New York is home to some of the most expensive housing in the nation. However, Buffalo challenged the state's reputation and posted positive numbers for affordability.
Chicago, IL (PRWEB) May 13, 2014
The Federal Savings Bank knows that affordability is a big concern for many first-time home buyers. As rookies to the real estate market, they often lack the capital held by veteran buyers who are looking for more expensive properties. Given that affordability is such a major consideration, first-time buyers can benefit from a recent ranking by Forbes, which listed the most affordable cities to live in on March 11th.
The ranking focused on the 100 largest metro areas in the country, all of which had populations of at least 600,000 residents. Affordability was calculated using data from the Housing Opportunity Index from the National Association of Home Builders and Wells Fargo as well as the Sperling's Best Places cost-of-living index. Typical expenses such as utilities, gas, food, transportation, medical and other miscellaneous costs are considered by the Sperling index. Forbes noted that cities with a Sperling index above 100 have higher costs for these day-to-day expenses than the national average.
Here are the top 10 most affordable cities:
Buffalo, New York
Grand Rapids, Michigan
Oklahoma City, Oklahoma
Spotlight on Buffalo
New York is home to some of the most expensive housing in the nation. However, Buffalo challenged the state's reputation and posted positive numbers for affordability. With a population of 1.1 million, the city had an 88.5 housing opportunity index score - meaning a new home purchase is an attainable goal for 88.5 percent of the population - and a 96.1 cost-of-living index score. Median family income sits at $63,500, and the median home sales price is $100,000.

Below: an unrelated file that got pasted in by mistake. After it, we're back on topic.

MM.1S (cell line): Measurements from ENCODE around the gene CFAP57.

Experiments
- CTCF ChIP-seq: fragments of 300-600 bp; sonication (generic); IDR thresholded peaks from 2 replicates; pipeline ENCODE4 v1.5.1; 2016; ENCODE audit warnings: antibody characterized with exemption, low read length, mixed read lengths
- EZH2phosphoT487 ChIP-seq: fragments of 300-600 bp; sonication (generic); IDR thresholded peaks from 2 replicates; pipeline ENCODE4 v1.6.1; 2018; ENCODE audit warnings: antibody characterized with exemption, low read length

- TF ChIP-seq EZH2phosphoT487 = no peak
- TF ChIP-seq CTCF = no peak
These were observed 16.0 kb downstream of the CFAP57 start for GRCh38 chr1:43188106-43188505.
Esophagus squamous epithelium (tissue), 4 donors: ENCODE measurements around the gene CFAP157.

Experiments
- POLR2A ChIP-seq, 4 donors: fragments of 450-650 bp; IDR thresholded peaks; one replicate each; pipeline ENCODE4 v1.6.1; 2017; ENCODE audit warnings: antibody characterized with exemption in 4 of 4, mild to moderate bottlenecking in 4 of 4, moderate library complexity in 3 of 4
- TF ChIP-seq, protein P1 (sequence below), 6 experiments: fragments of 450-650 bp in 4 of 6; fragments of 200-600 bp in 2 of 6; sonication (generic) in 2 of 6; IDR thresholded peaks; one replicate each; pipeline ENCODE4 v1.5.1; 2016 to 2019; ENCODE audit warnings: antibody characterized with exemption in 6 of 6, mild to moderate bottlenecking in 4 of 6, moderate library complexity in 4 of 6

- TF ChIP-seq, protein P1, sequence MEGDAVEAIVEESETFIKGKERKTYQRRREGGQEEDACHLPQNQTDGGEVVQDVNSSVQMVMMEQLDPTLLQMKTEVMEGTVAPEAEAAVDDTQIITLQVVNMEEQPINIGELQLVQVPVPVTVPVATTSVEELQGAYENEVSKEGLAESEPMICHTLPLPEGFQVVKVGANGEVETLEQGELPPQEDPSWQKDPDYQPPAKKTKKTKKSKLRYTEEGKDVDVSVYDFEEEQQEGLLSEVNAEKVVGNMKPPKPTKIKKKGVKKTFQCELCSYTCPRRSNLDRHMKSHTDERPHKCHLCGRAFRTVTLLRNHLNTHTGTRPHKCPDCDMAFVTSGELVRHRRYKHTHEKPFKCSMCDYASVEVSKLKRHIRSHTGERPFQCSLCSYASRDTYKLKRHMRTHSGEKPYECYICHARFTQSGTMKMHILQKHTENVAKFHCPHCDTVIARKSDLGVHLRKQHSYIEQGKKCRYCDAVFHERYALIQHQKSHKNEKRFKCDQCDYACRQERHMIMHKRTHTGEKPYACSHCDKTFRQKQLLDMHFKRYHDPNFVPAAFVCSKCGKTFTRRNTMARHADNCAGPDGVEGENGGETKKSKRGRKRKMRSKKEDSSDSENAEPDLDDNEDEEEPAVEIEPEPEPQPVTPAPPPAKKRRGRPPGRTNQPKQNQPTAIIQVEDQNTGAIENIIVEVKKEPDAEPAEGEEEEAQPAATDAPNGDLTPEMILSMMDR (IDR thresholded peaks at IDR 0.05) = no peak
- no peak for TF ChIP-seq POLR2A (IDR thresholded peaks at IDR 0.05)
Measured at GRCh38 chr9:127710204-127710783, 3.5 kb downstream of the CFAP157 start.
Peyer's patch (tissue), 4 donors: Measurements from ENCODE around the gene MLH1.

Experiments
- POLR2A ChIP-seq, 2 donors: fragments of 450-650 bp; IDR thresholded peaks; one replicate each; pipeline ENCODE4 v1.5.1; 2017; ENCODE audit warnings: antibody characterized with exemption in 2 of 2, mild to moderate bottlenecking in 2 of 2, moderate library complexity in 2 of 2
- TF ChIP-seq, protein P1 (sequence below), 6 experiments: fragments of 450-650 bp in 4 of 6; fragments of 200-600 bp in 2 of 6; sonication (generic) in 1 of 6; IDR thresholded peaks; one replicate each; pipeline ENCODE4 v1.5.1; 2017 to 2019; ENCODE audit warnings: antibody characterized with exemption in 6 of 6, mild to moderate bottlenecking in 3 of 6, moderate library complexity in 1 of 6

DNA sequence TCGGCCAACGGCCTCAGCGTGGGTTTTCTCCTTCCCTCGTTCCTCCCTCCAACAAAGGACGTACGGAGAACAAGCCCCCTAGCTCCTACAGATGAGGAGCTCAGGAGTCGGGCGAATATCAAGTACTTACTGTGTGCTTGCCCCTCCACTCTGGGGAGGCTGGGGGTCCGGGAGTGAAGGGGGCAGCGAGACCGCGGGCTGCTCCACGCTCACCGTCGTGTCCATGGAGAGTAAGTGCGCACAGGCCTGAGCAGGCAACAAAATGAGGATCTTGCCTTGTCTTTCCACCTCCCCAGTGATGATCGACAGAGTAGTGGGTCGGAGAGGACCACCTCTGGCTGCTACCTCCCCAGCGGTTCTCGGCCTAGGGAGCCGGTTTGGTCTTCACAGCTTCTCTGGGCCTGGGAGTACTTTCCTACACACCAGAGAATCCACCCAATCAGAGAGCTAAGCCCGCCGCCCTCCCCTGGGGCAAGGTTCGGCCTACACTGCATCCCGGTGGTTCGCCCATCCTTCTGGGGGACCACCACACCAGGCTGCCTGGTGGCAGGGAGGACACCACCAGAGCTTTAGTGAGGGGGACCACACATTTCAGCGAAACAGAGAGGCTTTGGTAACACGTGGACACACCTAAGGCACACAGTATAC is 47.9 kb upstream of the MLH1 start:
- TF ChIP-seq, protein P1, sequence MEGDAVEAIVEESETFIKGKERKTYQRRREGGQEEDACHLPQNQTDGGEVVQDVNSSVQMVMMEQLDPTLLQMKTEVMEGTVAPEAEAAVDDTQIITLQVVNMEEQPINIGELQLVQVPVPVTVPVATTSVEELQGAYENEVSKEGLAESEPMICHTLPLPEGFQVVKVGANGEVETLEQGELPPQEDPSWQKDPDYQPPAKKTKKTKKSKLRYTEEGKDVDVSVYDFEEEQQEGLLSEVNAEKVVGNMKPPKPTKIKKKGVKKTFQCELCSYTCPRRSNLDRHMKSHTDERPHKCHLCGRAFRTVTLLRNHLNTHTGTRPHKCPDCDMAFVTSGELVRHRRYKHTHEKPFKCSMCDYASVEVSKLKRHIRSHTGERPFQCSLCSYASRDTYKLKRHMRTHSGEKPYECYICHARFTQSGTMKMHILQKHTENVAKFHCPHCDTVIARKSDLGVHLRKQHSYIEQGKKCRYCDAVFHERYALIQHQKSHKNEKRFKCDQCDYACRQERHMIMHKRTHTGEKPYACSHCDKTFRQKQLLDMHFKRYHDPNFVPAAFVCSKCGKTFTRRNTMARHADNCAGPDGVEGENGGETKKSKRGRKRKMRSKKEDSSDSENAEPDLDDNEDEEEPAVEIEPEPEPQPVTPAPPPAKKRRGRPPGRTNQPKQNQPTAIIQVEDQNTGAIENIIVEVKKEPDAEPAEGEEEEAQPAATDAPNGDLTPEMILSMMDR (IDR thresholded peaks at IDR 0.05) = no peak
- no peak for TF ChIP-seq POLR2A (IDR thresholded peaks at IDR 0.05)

After taking note of the rankings, the Buffalo Bills, a National Football League team, even reported that it has some of the most affordable ticket prices, at $57.75 on average. This can be a perk when weighing entertainment benefits of a certain location.
Residential real estate in the city is showing growth amid industrial and commercial real estate gains. Buffalo was once a vital industrial hub, but the grain milling, transportation and steel businesses all declined, leading to a noticeable population decrease over the last century. However, local groups are working hard to encourage companies to migrate to or open locations in Buffalo.
"When we bring in prospects from outside the region, people are not only surprised at commercial and industrial real estate, but also residential real estate as well," Paul Pfeiffer, director of investor and public relations at Buffalo-Niagara Enterprise, told Forbes.
For information about financing a new home purchase, contact the Federal Savings Bank, a veteran owned bank.